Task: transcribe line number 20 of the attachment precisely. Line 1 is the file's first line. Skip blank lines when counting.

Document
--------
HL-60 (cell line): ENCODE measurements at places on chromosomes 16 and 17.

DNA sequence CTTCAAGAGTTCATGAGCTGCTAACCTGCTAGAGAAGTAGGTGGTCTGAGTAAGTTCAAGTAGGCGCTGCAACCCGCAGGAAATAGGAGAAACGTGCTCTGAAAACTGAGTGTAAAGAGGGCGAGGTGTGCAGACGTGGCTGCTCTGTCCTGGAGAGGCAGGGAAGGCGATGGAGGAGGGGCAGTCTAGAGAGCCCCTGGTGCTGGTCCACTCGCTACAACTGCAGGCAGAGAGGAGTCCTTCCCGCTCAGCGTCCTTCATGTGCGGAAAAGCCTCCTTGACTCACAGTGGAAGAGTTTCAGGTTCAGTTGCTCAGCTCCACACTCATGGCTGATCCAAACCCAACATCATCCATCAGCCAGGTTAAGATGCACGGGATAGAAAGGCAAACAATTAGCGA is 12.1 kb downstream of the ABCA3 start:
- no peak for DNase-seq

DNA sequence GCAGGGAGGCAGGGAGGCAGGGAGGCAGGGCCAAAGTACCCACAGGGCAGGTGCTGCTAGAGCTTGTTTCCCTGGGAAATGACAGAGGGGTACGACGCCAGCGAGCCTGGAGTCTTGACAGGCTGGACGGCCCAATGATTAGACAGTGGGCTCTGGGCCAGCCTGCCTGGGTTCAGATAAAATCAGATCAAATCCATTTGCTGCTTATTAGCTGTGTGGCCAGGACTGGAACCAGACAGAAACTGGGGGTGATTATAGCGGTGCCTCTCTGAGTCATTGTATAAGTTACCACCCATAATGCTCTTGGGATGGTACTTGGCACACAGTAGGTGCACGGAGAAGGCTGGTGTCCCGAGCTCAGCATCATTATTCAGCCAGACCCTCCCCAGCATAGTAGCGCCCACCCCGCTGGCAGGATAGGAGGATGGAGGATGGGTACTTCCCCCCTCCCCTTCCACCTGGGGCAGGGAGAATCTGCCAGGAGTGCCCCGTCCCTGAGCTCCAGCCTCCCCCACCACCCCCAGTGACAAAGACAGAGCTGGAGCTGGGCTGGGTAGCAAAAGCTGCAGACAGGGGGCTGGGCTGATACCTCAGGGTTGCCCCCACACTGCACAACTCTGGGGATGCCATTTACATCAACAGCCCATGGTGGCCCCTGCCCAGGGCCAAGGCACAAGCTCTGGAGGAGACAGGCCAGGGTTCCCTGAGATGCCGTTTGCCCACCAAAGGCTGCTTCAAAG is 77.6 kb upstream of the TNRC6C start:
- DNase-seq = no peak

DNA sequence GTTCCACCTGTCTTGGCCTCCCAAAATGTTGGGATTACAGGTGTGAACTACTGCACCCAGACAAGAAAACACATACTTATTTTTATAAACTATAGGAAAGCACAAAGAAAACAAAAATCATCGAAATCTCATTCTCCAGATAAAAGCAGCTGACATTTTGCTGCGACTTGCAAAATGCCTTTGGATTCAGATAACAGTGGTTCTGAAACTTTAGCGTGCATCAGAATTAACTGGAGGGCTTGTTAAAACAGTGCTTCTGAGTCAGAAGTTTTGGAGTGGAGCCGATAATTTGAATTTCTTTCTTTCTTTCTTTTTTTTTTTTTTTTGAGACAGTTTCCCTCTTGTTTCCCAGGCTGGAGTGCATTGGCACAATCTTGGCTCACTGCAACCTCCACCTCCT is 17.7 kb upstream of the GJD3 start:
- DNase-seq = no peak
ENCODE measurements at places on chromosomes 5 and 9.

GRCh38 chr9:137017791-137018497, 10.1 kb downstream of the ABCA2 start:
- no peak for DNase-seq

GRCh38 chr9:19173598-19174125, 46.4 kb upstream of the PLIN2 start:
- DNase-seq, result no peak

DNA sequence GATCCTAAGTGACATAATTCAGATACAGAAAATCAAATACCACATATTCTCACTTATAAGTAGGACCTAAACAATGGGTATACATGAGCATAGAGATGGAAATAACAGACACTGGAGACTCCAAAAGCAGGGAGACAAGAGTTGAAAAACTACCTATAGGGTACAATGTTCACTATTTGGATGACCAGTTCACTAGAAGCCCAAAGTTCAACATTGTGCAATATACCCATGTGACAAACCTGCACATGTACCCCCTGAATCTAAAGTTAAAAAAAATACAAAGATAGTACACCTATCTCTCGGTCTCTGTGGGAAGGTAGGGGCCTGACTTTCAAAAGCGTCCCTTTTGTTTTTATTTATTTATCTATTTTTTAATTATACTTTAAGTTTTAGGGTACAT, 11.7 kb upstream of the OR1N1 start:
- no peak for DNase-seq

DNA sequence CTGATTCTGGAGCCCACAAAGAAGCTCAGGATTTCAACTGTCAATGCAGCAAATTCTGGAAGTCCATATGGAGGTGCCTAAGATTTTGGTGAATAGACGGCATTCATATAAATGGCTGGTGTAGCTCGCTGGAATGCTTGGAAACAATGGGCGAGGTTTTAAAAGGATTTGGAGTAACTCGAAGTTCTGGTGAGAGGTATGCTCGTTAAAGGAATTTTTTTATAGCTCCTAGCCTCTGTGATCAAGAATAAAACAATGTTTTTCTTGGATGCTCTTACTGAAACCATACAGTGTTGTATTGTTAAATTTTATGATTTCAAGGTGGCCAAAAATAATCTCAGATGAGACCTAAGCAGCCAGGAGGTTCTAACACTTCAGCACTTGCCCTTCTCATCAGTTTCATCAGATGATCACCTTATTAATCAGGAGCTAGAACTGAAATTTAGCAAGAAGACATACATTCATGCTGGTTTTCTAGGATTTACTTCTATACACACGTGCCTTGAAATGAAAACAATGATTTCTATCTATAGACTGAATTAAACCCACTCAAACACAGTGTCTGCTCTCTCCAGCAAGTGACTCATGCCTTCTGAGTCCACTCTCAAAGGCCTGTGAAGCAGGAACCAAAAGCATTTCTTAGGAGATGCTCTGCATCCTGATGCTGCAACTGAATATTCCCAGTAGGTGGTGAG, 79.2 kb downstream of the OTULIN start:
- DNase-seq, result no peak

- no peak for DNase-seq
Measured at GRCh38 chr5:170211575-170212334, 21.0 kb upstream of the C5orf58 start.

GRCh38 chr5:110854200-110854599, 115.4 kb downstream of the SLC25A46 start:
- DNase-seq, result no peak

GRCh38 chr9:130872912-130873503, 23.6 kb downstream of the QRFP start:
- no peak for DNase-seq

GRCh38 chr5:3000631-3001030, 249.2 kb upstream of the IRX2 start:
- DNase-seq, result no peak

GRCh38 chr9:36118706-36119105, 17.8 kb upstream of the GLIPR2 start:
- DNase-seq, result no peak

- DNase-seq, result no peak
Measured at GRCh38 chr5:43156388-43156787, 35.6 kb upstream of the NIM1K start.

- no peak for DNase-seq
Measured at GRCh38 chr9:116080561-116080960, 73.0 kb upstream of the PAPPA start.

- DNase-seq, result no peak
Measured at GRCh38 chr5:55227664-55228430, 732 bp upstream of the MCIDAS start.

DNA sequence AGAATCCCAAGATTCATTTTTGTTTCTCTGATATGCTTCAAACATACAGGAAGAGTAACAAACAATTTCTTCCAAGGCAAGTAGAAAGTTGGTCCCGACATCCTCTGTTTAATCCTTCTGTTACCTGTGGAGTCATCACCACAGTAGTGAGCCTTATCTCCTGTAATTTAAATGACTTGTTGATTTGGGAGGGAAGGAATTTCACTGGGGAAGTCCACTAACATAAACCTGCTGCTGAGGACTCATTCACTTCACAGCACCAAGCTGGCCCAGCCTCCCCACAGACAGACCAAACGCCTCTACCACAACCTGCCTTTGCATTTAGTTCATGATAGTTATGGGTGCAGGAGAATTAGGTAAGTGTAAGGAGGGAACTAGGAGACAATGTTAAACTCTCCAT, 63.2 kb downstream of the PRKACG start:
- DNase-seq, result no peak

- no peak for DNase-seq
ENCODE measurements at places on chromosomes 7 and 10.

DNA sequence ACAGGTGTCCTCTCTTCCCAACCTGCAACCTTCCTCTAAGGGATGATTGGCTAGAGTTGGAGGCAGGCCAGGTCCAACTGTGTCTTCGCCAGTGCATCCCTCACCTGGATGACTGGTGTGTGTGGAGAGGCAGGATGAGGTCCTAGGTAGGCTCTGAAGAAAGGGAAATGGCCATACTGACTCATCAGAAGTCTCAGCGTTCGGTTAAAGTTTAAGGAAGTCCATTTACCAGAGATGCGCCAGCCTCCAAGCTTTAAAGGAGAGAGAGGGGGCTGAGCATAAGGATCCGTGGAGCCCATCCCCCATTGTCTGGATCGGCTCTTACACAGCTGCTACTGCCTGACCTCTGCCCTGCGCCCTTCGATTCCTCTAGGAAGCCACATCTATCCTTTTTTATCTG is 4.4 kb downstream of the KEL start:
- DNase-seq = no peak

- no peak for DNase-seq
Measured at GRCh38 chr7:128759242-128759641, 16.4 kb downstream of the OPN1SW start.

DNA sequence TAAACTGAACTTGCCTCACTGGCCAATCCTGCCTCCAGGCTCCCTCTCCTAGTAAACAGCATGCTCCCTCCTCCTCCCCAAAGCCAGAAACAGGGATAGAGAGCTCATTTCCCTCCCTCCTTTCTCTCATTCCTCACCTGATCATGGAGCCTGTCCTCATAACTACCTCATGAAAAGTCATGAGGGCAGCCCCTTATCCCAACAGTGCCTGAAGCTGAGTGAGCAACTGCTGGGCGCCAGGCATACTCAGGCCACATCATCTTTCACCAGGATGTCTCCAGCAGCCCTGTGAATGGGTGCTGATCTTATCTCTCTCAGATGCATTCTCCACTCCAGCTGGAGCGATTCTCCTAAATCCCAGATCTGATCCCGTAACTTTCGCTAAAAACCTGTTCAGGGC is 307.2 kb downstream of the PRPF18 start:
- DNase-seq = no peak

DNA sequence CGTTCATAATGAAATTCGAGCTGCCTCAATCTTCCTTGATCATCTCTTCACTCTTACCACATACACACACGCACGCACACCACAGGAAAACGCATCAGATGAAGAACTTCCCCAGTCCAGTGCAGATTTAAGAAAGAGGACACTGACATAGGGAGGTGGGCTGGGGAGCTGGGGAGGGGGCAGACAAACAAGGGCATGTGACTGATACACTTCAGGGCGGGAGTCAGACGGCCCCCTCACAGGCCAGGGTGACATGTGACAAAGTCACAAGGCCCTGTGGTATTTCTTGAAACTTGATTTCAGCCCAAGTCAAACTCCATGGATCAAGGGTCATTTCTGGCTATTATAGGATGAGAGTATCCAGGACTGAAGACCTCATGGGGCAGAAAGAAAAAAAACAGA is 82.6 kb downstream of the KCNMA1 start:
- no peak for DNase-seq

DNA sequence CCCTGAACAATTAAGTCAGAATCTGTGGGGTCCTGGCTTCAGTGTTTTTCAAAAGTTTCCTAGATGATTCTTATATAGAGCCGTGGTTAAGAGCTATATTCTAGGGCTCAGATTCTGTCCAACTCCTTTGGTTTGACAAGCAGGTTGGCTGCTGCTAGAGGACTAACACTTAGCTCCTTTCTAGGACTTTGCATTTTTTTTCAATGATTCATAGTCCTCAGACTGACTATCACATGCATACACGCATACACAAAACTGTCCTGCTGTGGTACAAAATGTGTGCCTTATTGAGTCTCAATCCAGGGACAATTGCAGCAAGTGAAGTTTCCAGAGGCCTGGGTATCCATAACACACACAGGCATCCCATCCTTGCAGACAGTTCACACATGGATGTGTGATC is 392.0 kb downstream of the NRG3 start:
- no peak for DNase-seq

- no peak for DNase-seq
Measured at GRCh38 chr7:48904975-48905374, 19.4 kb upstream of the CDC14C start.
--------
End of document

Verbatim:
- DNase-seq, result no peak